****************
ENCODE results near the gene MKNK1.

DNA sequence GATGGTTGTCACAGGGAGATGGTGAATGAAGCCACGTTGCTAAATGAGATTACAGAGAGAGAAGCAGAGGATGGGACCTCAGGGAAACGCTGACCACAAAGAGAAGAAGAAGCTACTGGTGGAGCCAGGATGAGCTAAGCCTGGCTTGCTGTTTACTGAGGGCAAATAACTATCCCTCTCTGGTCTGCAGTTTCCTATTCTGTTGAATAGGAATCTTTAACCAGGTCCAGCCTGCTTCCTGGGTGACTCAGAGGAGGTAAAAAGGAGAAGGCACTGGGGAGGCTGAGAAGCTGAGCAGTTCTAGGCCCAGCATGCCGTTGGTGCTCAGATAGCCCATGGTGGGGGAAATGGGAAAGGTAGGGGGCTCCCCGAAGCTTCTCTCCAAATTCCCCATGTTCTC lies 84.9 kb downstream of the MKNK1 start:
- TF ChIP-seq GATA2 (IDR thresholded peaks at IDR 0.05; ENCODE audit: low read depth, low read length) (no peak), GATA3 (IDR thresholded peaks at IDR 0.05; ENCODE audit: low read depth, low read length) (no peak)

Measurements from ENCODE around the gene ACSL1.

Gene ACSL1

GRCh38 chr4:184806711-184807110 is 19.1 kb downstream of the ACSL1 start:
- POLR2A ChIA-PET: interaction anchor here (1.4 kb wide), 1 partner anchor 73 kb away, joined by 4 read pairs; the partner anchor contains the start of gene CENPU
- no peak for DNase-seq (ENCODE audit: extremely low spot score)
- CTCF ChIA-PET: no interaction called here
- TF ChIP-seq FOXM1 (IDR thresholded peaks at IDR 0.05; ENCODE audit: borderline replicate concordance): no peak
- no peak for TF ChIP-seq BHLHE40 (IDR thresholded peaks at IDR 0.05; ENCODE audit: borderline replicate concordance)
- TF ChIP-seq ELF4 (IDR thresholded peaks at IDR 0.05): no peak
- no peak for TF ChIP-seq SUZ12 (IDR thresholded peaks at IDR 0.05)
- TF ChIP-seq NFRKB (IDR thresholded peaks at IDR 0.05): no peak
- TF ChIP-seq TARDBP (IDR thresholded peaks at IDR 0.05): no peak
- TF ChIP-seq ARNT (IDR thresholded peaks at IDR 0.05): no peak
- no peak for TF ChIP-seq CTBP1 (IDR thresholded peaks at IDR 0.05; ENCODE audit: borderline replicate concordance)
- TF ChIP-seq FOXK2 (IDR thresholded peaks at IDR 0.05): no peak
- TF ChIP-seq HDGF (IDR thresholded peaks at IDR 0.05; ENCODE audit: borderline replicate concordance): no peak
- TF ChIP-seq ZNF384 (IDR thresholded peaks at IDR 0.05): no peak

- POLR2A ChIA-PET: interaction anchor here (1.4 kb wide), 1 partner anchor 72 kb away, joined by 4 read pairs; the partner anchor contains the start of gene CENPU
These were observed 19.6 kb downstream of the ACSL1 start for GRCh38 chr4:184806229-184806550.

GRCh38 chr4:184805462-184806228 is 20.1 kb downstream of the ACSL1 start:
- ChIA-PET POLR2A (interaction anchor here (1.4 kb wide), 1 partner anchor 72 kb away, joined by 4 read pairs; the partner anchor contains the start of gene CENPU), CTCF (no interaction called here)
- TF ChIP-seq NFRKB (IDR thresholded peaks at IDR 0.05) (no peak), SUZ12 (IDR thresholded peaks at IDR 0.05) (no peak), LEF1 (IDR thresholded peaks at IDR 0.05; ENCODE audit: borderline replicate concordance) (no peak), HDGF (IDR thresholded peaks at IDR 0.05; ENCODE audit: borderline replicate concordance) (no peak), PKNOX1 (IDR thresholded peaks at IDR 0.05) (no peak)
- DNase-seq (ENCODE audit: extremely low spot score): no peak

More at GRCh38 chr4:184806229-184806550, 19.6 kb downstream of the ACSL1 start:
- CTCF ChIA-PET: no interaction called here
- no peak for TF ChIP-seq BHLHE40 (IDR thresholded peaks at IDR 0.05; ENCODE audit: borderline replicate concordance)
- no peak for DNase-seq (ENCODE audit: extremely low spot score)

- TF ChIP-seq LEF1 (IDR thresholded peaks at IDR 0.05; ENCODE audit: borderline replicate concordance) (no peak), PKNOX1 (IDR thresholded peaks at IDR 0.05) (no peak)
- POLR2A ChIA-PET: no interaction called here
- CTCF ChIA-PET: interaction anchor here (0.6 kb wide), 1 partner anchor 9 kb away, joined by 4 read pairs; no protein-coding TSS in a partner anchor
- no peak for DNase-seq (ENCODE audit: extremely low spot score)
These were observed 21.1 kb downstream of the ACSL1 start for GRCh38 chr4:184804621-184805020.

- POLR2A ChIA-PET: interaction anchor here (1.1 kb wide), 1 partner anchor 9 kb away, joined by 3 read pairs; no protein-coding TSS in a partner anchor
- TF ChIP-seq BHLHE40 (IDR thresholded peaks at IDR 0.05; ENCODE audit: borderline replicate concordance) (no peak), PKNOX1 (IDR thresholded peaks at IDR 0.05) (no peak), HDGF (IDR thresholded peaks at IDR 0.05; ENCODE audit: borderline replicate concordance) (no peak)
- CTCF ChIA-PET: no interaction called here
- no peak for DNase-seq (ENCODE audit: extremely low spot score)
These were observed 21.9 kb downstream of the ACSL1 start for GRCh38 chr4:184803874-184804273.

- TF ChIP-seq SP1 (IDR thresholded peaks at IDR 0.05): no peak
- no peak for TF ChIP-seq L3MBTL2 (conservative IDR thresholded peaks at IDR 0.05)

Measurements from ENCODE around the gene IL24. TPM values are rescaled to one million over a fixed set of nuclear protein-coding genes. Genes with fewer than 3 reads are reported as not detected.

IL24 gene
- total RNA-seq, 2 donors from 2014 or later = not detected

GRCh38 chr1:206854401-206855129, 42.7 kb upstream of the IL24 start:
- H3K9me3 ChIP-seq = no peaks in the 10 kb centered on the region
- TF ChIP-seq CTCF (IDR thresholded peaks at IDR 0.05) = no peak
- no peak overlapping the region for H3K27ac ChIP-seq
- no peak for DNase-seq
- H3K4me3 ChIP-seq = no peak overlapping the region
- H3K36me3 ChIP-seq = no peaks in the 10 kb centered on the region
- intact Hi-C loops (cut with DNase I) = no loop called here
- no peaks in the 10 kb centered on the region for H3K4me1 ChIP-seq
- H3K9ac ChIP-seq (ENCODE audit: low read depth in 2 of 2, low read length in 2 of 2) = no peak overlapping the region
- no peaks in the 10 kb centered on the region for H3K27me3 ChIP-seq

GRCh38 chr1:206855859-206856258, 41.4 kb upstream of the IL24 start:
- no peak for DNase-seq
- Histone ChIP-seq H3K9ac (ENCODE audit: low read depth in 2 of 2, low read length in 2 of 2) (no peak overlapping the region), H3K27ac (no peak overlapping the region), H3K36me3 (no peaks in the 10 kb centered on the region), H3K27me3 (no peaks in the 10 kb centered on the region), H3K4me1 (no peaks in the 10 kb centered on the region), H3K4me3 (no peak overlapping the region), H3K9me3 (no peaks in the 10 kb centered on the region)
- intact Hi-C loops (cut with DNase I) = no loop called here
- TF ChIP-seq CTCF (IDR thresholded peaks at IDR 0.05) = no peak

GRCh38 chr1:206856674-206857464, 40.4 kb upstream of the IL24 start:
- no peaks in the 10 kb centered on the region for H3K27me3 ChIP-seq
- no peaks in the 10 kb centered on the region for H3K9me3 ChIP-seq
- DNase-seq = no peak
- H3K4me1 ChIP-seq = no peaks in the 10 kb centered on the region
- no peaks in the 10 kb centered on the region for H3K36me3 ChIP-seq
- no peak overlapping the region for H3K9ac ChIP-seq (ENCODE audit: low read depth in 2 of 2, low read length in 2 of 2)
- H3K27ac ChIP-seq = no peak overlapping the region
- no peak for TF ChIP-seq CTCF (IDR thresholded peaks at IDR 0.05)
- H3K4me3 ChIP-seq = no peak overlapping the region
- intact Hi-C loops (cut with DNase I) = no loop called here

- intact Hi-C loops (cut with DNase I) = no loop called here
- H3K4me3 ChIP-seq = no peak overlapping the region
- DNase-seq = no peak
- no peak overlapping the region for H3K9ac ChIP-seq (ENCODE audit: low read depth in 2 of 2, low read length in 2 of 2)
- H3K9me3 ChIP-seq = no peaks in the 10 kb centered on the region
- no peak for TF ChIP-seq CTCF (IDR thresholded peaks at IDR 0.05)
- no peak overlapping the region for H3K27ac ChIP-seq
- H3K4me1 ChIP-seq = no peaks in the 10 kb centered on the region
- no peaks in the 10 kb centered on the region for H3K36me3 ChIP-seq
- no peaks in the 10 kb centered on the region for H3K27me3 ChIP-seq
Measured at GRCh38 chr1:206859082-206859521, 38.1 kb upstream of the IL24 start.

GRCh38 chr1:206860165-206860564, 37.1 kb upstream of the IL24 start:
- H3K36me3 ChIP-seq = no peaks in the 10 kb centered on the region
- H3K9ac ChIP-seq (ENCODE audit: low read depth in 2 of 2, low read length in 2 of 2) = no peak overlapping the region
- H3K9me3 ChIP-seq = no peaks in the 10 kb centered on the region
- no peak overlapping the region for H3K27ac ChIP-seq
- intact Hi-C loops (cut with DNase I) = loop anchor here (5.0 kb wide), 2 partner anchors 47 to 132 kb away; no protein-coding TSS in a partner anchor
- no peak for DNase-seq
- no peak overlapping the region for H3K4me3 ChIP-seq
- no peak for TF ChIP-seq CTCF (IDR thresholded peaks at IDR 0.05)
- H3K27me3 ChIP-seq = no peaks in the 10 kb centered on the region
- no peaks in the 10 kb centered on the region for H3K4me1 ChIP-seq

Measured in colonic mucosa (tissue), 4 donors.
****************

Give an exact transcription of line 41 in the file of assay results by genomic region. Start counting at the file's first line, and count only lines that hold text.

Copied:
- TF ChIP-seq SP1 (IDR thresholded peaks at IDR 0.05): no peak